After you’ve slogged through a Tough Mudder or sweated through a week of The Master’s Hammer and Chisel workouts, it’s no surprise that you could use a break. The terms “rest” and “recovery” are often used interchangeably when in reference to exercise, and while they’re similar — rest is a component of recovery in the same way REM is a part of sleep — they are not the same thing at all.
“You don’t need to be a couch potato on your rest days,” says Beachbody’s Fitness and Nutrition Content Manager Trevor Thieme. “You can still do your daily activities, such as running errands, but you should avoid performing vigorous activity or exercise that gets the blood pumping — and that may include something like strenuous yard work.” (Because that “the dog ate the rake” excuse only works…well, never.)
The objective of a rest day is to boost mental and physical recharging. “Recovery” is the overarching process. It occurs while you rest and provide the body adequate time to replace and rebuild what’s been lost — tissue, fluids, your dignity…all of it.
What Is the Difference Between a Rest Day and an Active Recovery Day?
How much rest the human body requires varies from person to person and hinges on numerous factors such as sleep, age, and fitness level. “You should place more emphasis on sleep during rest days,” says Thieme. “It’s such an important part of the recovery process because it helps muscles repair, recover, and grow stronger.” To that end, our experts recommend getting more than seven hours of shut-eye per night.
Then there are “active recovery” days. On these days, Thieme explains, “you remain active, but use less intensity than you would during a regular workout. If you’re a runner training for a 10K, an active recovery day might involve cross-training, a bike ride, or running at a less intense, conversational pace. You’re not looking to directly enhance strength, power, or athleticism; instead, active recovery will indirectly promote all of those things by getting blood flowing to muscles to enhance and accelerate the recovery process.”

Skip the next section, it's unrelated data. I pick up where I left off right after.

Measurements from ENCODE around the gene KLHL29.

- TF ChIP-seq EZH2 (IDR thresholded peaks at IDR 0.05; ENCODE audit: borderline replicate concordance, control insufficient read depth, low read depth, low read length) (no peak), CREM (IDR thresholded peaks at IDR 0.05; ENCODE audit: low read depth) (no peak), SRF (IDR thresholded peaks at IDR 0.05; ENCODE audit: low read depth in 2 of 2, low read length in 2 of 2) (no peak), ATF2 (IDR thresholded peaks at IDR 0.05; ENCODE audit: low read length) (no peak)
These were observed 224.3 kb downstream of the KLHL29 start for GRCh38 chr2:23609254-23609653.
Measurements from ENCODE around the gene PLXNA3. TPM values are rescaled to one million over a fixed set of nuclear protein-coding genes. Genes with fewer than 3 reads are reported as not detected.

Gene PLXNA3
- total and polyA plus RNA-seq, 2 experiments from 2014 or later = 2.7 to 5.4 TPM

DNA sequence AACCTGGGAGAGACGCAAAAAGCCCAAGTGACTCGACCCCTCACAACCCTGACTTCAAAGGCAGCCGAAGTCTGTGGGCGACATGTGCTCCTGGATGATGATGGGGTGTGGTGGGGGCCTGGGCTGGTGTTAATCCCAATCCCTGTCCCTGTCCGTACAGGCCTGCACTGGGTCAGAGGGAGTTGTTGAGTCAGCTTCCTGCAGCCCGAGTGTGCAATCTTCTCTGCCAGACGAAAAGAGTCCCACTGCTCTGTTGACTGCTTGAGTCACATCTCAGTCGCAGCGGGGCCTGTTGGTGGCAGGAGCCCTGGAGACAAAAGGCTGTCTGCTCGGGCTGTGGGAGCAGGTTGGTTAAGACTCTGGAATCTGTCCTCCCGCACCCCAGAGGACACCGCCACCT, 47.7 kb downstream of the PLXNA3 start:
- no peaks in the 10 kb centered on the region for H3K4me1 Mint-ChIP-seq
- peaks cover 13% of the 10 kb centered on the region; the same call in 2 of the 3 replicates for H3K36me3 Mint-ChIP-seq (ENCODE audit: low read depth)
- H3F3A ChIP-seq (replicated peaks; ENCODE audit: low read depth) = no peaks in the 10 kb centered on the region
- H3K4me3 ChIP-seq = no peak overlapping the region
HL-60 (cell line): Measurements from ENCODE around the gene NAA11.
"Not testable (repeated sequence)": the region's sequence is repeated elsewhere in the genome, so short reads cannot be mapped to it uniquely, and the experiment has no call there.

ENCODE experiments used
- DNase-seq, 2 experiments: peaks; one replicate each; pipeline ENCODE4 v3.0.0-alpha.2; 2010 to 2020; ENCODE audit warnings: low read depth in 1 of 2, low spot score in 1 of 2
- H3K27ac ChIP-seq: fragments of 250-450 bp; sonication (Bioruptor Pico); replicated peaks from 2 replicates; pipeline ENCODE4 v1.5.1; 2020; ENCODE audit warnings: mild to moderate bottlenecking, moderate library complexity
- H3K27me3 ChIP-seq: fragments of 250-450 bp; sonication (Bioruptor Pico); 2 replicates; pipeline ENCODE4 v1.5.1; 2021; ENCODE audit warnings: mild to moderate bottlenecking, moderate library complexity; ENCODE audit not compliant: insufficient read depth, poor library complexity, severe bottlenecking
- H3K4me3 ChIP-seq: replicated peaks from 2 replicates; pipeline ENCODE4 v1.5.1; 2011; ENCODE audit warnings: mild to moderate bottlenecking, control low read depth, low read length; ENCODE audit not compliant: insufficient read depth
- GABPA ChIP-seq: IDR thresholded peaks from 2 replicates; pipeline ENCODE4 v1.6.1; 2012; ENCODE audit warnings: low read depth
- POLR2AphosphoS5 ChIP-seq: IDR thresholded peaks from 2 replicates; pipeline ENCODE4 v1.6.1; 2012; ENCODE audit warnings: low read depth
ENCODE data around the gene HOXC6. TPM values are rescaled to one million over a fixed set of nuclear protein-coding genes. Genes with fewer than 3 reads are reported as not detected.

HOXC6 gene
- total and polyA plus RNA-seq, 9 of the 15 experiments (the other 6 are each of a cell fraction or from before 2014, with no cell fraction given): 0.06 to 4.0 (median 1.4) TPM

The Benefits of Dynamic Stretching and Foam Rolling
Two key things that help you on both rest days and active recovery days are dynamic (moving) stretches and foam rolling.
Dynamic or active stretches are typically done pre-workout and may include butt kicks, walking lunges, shoulder circles, arm swings, shin taps. All movements should be completed with low intensity. The intention is to get you to break a sweat without venturing into “well now I’m completely drenched” territory. By the end of your warm-up, you should have plenty of energy to exert during working sets.
Foam rolling, also called self-myofascial release, is a form of self-massage that “helps release tension in muscle and connective tissue, among other benefits,” Thieme says.
Both activities can increase blood flow, range of motion, and improve athletic performance. Foam rolling has also been shown to reduce muscle soreness. A 2015 study published in the Journal of Athletic Training concluded that foam rolling produced a medium to large benefit for reducing the effects of delayed onset muscle soreness (DOMS) compared to subjects who did not roll.
Listen to Your Body to Determine Your Active Recovery Needs
Another factor that can impact recovery is your inability to keep your ego or competitive nature in check during rest days or active recovery workouts. “For many exercisers, keeping it dialed back — especially on active recovery days — can be a quite a challenge,” Thieme says. “For some athletes, that competitive instinct kicks in and suddenly the pace picks up.”
So, when your body’s begging for rest or recovery with stretching or gentler cross-training methods like the foam roller, respectfully provide it with what it needs to heal, rebuild and recharge.